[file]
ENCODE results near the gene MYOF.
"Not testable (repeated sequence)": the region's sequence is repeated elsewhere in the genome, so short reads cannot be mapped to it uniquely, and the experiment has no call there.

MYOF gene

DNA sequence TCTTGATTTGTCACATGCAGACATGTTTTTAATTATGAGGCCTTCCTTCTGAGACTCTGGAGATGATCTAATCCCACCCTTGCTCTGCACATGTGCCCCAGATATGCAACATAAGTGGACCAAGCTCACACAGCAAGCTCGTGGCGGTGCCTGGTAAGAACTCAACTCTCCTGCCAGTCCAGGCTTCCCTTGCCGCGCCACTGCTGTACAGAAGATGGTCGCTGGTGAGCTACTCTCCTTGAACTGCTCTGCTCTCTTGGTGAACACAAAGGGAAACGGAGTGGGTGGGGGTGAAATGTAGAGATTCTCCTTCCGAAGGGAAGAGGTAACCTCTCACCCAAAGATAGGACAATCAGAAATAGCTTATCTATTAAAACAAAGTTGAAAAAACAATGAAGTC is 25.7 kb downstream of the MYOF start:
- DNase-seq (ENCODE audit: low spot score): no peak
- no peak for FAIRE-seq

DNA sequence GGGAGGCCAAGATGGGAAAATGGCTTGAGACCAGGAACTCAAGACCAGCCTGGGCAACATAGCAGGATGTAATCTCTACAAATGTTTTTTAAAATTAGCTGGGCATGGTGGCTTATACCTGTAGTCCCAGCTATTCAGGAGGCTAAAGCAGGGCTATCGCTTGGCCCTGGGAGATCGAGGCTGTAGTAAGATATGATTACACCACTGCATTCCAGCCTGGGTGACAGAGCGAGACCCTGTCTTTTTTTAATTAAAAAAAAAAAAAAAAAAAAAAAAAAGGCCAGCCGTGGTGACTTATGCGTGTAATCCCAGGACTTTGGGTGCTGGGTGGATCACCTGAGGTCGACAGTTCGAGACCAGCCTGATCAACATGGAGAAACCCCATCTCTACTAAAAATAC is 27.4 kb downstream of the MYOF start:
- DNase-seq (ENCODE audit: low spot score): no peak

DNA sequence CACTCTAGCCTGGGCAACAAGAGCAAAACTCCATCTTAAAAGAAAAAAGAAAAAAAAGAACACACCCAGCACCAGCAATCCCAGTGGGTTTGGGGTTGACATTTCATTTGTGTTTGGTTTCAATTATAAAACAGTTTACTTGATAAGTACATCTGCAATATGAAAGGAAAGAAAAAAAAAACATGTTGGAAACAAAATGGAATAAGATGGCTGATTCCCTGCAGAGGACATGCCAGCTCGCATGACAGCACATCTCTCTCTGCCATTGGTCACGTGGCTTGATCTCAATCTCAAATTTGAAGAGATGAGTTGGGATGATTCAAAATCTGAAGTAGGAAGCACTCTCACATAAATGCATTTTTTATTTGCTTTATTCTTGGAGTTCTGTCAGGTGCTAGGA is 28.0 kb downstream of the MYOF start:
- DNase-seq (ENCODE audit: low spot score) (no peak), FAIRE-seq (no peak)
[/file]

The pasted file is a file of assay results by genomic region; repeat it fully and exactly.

ENCODE results near the gene MYOF.
"Not testable (repeated sequence)": the region's sequence is repeated elsewhere in the genome, so short reads cannot be mapped to it uniquely, and the experiment has no call there.

MYOF gene

DNA sequence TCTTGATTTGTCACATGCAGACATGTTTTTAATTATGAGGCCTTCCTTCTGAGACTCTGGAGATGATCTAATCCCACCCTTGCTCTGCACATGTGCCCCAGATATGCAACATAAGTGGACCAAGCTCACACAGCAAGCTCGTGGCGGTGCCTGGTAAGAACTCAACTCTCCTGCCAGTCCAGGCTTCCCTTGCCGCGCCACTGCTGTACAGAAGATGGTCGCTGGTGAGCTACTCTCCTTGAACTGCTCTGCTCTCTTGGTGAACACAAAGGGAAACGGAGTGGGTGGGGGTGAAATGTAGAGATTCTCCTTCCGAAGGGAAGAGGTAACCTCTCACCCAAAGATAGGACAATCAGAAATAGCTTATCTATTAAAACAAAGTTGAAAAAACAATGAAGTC is 25.7 kb downstream of the MYOF start:
- DNase-seq (ENCODE audit: low spot score): no peak
- no peak for FAIRE-seq

DNA sequence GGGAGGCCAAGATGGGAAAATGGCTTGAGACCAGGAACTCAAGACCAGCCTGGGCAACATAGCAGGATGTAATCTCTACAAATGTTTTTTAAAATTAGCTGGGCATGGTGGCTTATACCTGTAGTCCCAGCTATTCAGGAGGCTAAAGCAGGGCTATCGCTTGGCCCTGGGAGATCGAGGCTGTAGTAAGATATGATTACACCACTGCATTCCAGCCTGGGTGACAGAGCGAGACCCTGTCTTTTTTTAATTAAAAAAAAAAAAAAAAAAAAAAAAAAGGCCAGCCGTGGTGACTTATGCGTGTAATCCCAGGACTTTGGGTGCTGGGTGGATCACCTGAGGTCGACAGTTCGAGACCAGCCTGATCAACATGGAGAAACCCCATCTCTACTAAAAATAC is 27.4 kb downstream of the MYOF start:
- DNase-seq (ENCODE audit: low spot score): no peak

DNA sequence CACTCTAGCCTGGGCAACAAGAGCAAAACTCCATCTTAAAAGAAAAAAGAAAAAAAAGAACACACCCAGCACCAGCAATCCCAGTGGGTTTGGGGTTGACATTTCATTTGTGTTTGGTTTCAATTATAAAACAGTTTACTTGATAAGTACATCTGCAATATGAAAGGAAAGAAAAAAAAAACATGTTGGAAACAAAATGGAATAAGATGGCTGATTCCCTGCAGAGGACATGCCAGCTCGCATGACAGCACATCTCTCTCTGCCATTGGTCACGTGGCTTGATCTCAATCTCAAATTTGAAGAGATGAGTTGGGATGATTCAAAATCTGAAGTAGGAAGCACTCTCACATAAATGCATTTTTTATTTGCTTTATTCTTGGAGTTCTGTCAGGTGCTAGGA is 28.0 kb downstream of the MYOF start:
- DNase-seq (ENCODE audit: low spot score) (no peak), FAIRE-seq (no peak)